Buy the CD

A protean musical force who reveals new sonic realms with each project, Jeff Denson decided to see what it sounds like when his worlds collide. The bassist, composer, professor and bandleader has produced an array of astonishing music since settling in the San Francisco Bay Area. He's explored intricate harmonic soundscapes in Electreo with drummer Alan Hall and bassoon and electronics virtuoso Paul Hanson, and reached his widest audience collaborating with the octogenarian alto legend on 2015's The Jeff Denson Trio + Lee Konitz. His new album Concentric Circles, just released on his Ridgeway label on June 24, combines the talent-laden personnel of Electreo and the Jeff Denson Trio in a startlingly original quartet.

Featuring Electreo's Hanson and Hall and the Jeff Denson Trio's pianist Dan Zemelman, Concentric Circles is a breathtaking acoustic project that focuses on the bassist's finely wrought compositions. While only two tracks feature his vocals, Denson's writing is deeply informed by his connection to the voice, a lyrical sensibility that manifests itself in his breathtaking bow work and gracefully flowing pizzicato lines. While he draws personnel from two ongoing ensembles, Denson sees Concentric Circles as encompassing yet another distinct creative domain by building on the intricately constructed chamber jazz of Secret World, his 2012 album featuring trumpeter Ralph Alessi, drummer Dan Weiss and pianist Florian Weber (his partner in the acclaimed collective trio Minsarah).

"I started with the concept of bringing these two groups together, so that's one set of circles," Denson says. "And I'm writing music dealing with interlocking melodies, wheels within wheels, themes exploring constant change and the world we live in. It's really a follow up to Secret World, a setting in which I'm really free to write and compose. The pieces aren't lead sheet style compositions. The forms are pretty complicated, with a lot of through-composed parts, written out second lines and improvised sections that touch on my circles of influence-jazz, free improv, chamber music, and the centrality of the voice."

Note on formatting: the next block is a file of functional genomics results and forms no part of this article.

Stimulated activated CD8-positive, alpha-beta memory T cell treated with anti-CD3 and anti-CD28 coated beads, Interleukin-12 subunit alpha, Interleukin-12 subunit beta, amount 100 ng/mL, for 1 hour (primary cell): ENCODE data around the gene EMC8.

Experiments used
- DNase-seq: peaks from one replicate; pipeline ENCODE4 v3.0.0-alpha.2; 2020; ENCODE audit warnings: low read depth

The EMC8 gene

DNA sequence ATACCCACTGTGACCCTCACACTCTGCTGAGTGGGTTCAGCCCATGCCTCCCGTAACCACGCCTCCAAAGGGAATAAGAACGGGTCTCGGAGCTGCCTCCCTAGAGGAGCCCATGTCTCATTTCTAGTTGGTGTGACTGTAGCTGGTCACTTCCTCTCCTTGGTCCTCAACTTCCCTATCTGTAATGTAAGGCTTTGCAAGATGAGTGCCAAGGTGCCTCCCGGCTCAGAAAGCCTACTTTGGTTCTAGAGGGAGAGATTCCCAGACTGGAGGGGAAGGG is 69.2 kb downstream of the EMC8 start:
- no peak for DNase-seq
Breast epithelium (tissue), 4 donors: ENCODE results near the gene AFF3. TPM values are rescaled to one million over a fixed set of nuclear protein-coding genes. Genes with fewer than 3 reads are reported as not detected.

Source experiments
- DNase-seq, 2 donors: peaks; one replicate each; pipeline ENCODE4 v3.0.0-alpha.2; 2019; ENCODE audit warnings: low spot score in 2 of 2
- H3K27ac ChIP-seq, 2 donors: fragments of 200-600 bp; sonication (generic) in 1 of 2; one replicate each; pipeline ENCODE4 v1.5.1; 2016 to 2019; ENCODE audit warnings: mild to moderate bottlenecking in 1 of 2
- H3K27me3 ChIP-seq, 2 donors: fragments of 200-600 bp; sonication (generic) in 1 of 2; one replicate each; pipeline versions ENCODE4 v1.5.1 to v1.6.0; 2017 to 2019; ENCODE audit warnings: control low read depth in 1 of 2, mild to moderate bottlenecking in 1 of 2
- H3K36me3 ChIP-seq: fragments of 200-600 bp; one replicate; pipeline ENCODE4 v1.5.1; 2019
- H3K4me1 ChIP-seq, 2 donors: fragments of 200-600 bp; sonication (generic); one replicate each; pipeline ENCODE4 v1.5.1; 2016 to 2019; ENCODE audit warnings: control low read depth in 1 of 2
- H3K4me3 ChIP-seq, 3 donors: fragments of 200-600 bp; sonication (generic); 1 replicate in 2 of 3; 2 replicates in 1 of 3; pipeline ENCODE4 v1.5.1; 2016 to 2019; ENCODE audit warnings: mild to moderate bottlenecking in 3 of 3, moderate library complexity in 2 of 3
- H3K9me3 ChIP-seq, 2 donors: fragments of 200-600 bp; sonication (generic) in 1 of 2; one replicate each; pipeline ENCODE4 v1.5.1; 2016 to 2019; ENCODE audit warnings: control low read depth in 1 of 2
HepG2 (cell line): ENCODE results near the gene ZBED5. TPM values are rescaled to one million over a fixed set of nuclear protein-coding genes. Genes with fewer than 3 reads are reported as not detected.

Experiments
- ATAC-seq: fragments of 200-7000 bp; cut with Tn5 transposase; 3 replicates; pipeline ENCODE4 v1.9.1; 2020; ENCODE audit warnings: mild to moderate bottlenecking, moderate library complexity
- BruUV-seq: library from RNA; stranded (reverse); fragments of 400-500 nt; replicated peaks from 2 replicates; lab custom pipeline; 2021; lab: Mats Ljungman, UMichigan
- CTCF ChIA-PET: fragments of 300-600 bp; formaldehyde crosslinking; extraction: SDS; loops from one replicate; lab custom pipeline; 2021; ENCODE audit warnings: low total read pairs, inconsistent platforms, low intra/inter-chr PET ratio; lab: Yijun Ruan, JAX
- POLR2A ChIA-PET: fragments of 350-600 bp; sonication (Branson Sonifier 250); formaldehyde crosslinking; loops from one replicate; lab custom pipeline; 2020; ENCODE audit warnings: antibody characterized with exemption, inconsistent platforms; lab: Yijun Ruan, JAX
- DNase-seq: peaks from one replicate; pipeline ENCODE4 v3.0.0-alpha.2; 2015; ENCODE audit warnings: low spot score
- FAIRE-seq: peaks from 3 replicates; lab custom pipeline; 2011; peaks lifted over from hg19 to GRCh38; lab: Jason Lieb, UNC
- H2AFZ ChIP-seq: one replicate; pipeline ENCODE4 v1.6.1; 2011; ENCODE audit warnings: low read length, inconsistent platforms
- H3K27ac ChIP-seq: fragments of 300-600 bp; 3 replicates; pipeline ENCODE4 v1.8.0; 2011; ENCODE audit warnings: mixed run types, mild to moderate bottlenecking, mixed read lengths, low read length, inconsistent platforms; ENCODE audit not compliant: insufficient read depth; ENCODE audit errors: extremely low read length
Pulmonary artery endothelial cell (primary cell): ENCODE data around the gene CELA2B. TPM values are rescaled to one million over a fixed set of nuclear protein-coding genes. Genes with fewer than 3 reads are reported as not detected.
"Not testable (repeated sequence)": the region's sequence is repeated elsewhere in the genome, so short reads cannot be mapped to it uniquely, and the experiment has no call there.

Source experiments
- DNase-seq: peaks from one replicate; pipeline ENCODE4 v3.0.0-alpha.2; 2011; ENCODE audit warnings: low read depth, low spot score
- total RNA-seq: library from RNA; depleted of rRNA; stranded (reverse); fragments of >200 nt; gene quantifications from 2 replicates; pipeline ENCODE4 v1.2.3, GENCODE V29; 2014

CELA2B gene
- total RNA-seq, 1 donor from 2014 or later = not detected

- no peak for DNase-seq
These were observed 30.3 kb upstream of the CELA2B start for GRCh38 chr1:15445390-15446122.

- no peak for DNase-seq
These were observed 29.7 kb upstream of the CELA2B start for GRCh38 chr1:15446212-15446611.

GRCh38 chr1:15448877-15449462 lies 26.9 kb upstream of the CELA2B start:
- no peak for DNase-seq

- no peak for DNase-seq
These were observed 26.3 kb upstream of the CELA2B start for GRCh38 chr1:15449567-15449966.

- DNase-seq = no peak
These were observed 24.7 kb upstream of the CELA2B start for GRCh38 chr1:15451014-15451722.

Marked by rapid movement and vivid incident, the album opens with "City Life," a tune built on an unusual subdivision of seven inspired by the relentless momentum of New York subways. Like a Mondrian grid, the piece turns an abstract representation into the pulsing embodiment of urban experience. Driven by Zemelman's hurtling left hand, "Anticipation" exemplifies Denson's gift for crafting extended melodic lines. Navigating the long form and the unexpected harmonic progression with seeming ease, these consummate musicians make his highly challenging piece sound like an oft-played jazz standard.



One of the many pleasures provided by Concentric Circles is the way in which Denson and Hanson blend their sumptuous sounds. On "A Thought That Lingers" it's often impossible to distinguish between the double reed and the arco bass as the episodic, multi-meter tune moves from the lush opening harmonies to the jagged, almost atonal middle section and the concluding return to comforting tonality. Like Electreo, Denson sees the ensemble as a forum for exploring Hanson's unprecedented mastery. "Almost immediately after meeting him I put Electreo together and we started doing gigs in different settings," he says. "In addition to being a hyper virtuoso, Paul is arguably the top improvising bassoonist in the world."

Denson's formative source of inspiration, the voice, moves to the foreground on "Wishing Well," a gently imploring chamber jazz setting that serves as an open letter to a close friend. He puts his voice to very different use on "Once the Door Opens," a ravishing piece in which Denson's lithe bass moves in a different meter than his wordless vocal line. A spiritually charged journey, the song builds to an exquisite intertwined harmonic dance between bass, vocals, and bassoon. While conceived with lyrics, "Time Waits for No One" turned into an instrumental number with Denson bowing the melancholy, almost brooding melody.
Jeff Denson

The album closes with Duke Ellington's classic lament "I've Got It Bad." It's a brief solo bass tour de force, rendered entirely with ringing harmonics, an exercise that flows from Denson's continual quest to bring the bass into new territory. "I wanted to see what I could do to make it sound like a chordal instrument," he says. "You can make the bass sound like a flute or angels singing, so you wouldn't even know it's this gigantic wooden box."